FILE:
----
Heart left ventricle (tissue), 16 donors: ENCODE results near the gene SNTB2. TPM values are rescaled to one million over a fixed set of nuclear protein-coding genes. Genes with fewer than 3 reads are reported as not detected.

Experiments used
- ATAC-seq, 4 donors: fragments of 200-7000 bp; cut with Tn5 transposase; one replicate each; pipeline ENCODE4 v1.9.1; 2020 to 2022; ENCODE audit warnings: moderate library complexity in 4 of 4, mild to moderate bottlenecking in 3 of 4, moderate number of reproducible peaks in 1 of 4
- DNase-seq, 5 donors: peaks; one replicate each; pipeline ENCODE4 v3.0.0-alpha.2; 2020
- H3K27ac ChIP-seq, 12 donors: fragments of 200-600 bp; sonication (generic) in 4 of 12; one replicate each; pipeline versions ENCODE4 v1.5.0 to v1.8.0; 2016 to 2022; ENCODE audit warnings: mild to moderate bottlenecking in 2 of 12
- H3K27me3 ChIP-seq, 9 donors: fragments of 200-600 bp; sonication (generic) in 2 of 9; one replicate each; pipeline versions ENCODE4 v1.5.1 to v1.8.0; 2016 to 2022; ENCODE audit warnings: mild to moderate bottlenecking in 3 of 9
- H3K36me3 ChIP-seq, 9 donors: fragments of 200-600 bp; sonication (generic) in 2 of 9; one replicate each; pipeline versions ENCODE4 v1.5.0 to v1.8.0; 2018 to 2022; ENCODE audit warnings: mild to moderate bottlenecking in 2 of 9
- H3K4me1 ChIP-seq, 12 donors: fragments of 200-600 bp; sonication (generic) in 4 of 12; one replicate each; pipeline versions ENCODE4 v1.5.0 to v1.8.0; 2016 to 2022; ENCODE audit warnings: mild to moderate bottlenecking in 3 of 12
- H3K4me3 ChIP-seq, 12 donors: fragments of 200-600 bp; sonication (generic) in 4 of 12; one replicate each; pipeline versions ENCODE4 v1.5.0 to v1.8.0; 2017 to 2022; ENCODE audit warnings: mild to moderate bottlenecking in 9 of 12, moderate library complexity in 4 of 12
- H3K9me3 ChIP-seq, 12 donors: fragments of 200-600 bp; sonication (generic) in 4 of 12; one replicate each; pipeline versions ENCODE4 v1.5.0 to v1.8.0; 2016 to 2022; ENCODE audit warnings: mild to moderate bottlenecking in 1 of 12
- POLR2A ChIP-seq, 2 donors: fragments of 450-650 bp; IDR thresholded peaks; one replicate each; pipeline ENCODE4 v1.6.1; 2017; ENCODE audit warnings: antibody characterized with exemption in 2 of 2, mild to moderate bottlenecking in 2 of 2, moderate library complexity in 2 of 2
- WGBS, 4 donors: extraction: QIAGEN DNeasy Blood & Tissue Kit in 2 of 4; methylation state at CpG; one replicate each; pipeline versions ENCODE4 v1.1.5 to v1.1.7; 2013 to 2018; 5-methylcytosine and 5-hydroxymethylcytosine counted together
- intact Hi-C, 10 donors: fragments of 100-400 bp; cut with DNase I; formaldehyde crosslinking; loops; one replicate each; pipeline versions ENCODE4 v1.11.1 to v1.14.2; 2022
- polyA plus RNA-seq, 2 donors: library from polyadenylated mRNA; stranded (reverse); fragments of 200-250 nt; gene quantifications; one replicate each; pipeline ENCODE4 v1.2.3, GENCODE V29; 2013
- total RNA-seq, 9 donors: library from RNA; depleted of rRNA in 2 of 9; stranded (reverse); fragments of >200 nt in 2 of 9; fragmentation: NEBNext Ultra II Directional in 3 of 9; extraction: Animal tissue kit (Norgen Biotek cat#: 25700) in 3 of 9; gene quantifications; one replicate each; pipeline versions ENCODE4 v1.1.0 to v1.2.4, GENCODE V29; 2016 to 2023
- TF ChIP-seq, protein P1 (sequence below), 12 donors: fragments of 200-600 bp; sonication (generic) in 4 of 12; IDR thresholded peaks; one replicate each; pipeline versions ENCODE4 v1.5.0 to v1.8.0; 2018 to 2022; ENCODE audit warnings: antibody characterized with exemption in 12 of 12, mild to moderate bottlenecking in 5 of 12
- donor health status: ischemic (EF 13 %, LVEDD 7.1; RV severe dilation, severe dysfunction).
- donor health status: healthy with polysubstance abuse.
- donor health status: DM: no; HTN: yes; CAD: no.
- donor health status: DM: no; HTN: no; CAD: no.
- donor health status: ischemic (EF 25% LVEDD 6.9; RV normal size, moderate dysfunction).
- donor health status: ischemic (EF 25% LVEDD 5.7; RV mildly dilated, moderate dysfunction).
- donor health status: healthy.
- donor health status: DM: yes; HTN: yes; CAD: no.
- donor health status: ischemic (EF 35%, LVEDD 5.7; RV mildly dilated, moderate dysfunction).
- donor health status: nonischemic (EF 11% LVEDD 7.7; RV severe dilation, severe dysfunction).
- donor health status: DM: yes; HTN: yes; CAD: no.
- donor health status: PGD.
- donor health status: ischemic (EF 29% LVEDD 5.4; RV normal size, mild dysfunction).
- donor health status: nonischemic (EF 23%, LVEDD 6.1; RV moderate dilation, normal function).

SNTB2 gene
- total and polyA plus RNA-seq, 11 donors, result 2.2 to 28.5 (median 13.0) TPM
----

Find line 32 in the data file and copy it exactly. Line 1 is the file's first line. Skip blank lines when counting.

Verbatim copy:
- total and polyA plus RNA-seq, 11 donors, result 2.2 to 28.5 (median 13.0) TPM